By Jordan W. Charness
Sometimes what you do impulsively is not what you should do. Even though it may seem reasonable at the time, your actions may be governed more by reflex than by thought, and when this happens, what seems right is wrong and the law has very little tolerance for this type of action. Take what happened to Jamie.
Last year, Jamie was involved in a hit-and-run accident: he was stopped at a red light. The light turned green and the car ahead of him started to move and so did he. At the same time he made his first mistake by glancing out the side window of his car rather than watching the traffic ahead of him. Suddenly and for no apparent reason the car in front of him came to a dead stop halfway through the intersection.
Jamie did not have enough time to stop before hitting the other car from behind, thereby making his second mistake in just a few seconds. (Jamie is legally obligated to leave enough space between him and the car ahead of him to come to a complete stop at all times).
As far as he could tell, Jamie had just given the car’s rear bumper a little nudge since he was doing perhaps five km/h when he made contact. The driver immediately rolled down the window and began to yell at him. He could not understand why he was being yelled at and in fact didn’t even understand the words that were being yelled at him. His third mistake was to yell back at her. Although the words he was shouting – “I’m sorry, I’m sorry, are you all right? There is no damage to your car! Why are you shouting at me?” – may have been all right, his tone of voice certainly was not.
The driver of the other car continued to yell at him, so he made his fourth mistake and decided against getting out of his car, which he was sure would have caused the situation to deteriorate into a yelling contest over what he considered to be nothing. Mistake number five was deciding to leave.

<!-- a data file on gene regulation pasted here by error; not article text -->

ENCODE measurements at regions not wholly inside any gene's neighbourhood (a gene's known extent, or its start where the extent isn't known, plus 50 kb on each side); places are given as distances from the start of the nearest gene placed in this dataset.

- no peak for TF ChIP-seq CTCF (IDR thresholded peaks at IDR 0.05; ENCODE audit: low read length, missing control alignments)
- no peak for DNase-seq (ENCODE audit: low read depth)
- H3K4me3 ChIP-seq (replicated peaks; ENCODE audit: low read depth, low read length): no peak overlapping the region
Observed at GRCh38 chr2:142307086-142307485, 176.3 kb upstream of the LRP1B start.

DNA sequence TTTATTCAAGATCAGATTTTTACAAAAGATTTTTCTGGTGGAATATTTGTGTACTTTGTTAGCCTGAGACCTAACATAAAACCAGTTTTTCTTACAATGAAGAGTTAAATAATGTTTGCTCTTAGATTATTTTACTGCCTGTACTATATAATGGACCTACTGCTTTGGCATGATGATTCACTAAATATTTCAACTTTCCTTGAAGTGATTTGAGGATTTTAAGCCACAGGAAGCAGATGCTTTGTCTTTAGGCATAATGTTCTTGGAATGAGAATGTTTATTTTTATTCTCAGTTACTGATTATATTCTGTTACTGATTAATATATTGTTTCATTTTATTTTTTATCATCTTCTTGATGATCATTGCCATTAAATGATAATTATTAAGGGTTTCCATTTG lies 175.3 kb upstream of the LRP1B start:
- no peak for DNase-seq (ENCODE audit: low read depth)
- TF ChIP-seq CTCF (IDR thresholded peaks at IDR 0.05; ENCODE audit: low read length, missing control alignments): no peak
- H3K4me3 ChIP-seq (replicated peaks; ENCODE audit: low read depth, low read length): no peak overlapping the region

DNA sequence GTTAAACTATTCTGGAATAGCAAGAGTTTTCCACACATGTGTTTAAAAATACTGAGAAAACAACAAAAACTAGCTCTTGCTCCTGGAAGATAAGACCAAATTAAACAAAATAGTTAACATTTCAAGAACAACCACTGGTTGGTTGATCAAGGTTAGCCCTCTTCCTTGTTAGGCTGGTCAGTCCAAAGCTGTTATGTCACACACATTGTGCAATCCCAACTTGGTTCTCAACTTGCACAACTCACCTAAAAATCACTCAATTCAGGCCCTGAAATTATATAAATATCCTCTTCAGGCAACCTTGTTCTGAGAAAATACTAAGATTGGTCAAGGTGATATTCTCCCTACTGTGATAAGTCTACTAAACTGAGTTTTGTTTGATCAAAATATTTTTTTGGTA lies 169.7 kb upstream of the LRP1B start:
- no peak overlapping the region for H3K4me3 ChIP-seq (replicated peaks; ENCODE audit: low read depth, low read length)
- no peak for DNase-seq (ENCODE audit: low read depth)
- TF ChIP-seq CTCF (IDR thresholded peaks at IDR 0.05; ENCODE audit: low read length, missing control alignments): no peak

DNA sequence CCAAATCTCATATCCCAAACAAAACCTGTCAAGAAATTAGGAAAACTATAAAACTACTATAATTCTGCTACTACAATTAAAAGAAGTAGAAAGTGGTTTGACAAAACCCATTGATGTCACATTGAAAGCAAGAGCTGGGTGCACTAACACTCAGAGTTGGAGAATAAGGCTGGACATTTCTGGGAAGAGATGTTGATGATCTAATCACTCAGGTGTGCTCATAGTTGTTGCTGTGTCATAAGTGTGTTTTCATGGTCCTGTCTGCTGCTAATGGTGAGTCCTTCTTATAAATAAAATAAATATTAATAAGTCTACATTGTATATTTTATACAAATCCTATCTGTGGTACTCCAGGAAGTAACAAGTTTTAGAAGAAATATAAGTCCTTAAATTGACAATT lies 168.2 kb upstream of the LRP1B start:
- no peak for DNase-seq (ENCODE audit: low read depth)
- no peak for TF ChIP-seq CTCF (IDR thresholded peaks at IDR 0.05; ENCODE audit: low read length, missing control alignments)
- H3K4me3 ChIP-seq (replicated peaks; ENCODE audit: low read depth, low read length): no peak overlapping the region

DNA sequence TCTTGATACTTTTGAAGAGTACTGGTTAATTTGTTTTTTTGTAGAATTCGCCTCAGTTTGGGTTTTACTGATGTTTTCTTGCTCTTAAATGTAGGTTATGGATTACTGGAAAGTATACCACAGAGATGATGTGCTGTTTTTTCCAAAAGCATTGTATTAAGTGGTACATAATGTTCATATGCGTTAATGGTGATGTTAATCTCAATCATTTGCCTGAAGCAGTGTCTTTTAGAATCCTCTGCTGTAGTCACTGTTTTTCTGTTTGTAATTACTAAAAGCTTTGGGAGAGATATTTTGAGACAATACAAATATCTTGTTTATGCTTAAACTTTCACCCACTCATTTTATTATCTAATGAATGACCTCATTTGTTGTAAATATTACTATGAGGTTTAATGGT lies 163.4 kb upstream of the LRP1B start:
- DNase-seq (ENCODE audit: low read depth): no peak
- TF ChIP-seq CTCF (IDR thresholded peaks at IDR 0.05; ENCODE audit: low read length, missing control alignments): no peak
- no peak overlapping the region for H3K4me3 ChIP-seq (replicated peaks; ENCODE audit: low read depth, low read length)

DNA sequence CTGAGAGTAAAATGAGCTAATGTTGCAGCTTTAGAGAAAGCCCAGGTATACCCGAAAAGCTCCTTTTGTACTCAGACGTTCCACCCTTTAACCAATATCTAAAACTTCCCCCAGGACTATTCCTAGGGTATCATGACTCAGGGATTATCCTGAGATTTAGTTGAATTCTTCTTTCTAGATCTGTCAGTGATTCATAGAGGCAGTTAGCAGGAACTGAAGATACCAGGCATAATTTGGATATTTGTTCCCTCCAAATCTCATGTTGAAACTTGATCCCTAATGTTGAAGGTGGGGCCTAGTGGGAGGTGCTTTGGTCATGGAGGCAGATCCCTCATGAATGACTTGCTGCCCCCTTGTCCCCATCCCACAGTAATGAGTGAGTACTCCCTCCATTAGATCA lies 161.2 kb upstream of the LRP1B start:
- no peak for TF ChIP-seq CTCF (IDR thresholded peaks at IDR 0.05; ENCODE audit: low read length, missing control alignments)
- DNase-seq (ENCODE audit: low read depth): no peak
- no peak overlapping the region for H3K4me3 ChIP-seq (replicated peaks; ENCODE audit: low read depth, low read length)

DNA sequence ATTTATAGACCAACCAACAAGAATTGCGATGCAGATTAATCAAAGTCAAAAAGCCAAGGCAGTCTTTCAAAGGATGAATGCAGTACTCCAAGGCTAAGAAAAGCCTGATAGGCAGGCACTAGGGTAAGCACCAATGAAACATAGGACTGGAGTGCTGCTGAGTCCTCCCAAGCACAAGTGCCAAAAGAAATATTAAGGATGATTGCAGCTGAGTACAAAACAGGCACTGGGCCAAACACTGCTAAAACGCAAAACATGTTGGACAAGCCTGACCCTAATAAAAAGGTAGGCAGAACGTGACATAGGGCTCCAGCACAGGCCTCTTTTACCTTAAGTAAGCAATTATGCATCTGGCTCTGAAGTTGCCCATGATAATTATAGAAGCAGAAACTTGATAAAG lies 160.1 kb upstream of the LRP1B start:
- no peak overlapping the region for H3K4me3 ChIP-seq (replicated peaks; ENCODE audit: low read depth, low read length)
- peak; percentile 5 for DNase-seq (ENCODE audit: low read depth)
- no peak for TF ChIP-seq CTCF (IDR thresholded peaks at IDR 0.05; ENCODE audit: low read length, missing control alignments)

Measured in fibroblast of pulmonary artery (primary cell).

As Jamie began to drive away, the lady in the other car started to chase him, which led to mistake number six, when Jamie tried to lose her by driving through small back roads and twisting and weaving through traffic. Eventually, Jamie arrived at a street under construction where there was no way for him to pass.
With the irate driver right behind him Jamie decided to stop the car and get out to explain again how sorry he was. Unfortunately, mistake number seven was changing his apology into an accusation that the lady should never have stopped her car in the middle of the intersection.
The driver continued to yell at him and called the police; Jamie made his first good decision in deciding to wait for them to arrive so he could explain the situation to them rather than taking off once again. It took about 20 minutes for the police to arrive. They spoke with her and then to him and asked him if it was true that he had made contact with her car and proceeded to drive away. Jamie admitted that it was so and tried to explain the situation.
Mistake number eight was Jamie’s raising his voice and yelling at the police officers that it really was no big deal and they should leave him alone. He was handcuffed, detained in the cruiser and released shortly thereafter with the warning that he would have to speak with a police investigator at a later date.
That date finally arrived and Jamie tried to explain to the detective what happened. After his explanation he was given a ticket for $850 and nine demerit points for “leaving the scene of an accident.”
Mistake number nine was failing to understand that even an accident that causes little damage is still considered an incident and leads to the legal obligation to stop and exchange identity and insurance information with the other party. Failing to do so will indeed lead to a conviction for hit-and-run.
Jamie’s perception that clipping a bumper and chipping a few inches of paint could be ignored was a costly 10th mistake. Since he only had a probationary license to begin with, the nine points he gets will be way over the maximum of four demerit points that he is allowed. Jamie’s license will now be suspended giving him plenty of time on the bus to go over his mistakes in his mind.